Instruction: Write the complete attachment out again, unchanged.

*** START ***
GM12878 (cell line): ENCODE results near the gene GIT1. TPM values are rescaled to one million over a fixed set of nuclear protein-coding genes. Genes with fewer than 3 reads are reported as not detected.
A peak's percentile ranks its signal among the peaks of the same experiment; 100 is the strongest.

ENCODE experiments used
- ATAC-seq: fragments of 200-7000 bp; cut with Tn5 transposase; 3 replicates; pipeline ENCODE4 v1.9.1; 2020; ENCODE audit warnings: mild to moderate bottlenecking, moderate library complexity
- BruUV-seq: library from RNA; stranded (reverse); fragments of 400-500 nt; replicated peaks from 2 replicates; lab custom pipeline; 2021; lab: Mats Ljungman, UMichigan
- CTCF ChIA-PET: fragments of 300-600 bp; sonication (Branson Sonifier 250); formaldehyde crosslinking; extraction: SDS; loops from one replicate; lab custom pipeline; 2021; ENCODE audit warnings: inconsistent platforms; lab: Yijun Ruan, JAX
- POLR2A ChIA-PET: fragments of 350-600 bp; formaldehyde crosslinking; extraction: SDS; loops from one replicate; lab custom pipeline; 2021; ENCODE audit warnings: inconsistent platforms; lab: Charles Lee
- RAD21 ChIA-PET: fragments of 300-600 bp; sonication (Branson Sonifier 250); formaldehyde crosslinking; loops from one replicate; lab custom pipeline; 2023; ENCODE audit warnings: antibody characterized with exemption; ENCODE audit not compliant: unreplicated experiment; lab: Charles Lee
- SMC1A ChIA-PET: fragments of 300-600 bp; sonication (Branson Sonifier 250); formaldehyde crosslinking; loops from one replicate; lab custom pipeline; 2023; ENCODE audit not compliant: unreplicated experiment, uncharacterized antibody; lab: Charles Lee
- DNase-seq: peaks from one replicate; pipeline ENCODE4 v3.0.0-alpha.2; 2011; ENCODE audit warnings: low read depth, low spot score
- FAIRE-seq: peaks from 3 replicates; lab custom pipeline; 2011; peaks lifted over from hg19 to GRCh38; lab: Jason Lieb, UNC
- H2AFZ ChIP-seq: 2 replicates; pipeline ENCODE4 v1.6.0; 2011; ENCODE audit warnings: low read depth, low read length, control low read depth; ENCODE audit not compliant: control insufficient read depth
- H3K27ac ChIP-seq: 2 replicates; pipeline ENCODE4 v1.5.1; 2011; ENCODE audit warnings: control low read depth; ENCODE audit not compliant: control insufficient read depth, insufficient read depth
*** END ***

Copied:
GM12878 (cell line): ENCODE results near the gene GIT1. TPM values are rescaled to one million over a fixed set of nuclear protein-coding genes. Genes with fewer than 3 reads are reported as not detected.
A peak's percentile ranks its signal among the peaks of the same experiment; 100 is the strongest.

ENCODE experiments used
- ATAC-seq: fragments of 200-7000 bp; cut with Tn5 transposase; 3 replicates; pipeline ENCODE4 v1.9.1; 2020; ENCODE audit warnings: mild to moderate bottlenecking, moderate library complexity
- BruUV-seq: library from RNA; stranded (reverse); fragments of 400-500 nt; replicated peaks from 2 replicates; lab custom pipeline; 2021; lab: Mats Ljungman, UMichigan
- CTCF ChIA-PET: fragments of 300-600 bp; sonication (Branson Sonifier 250); formaldehyde crosslinking; extraction: SDS; loops from one replicate; lab custom pipeline; 2021; ENCODE audit warnings: inconsistent platforms; lab: Yijun Ruan, JAX
- POLR2A ChIA-PET: fragments of 350-600 bp; formaldehyde crosslinking; extraction: SDS; loops from one replicate; lab custom pipeline; 2021; ENCODE audit warnings: inconsistent platforms; lab: Charles Lee
- RAD21 ChIA-PET: fragments of 300-600 bp; sonication (Branson Sonifier 250); formaldehyde crosslinking; loops from one replicate; lab custom pipeline; 2023; ENCODE audit warnings: antibody characterized with exemption; ENCODE audit not compliant: unreplicated experiment; lab: Charles Lee
- SMC1A ChIA-PET: fragments of 300-600 bp; sonication (Branson Sonifier 250); formaldehyde crosslinking; loops from one replicate; lab custom pipeline; 2023; ENCODE audit not compliant: unreplicated experiment, uncharacterized antibody; lab: Charles Lee
- DNase-seq: peaks from one replicate; pipeline ENCODE4 v3.0.0-alpha.2; 2011; ENCODE audit warnings: low read depth, low spot score
- FAIRE-seq: peaks from 3 replicates; lab custom pipeline; 2011; peaks lifted over from hg19 to GRCh38; lab: Jason Lieb, UNC
- H2AFZ ChIP-seq: 2 replicates; pipeline ENCODE4 v1.6.0; 2011; ENCODE audit warnings: low read depth, low read length, control low read depth; ENCODE audit not compliant: control insufficient read depth
- H3K27ac ChIP-seq: 2 replicates; pipeline ENCODE4 v1.5.1; 2011; ENCODE audit warnings: control low read depth; ENCODE audit not compliant: control insufficient read depth, insufficient read depth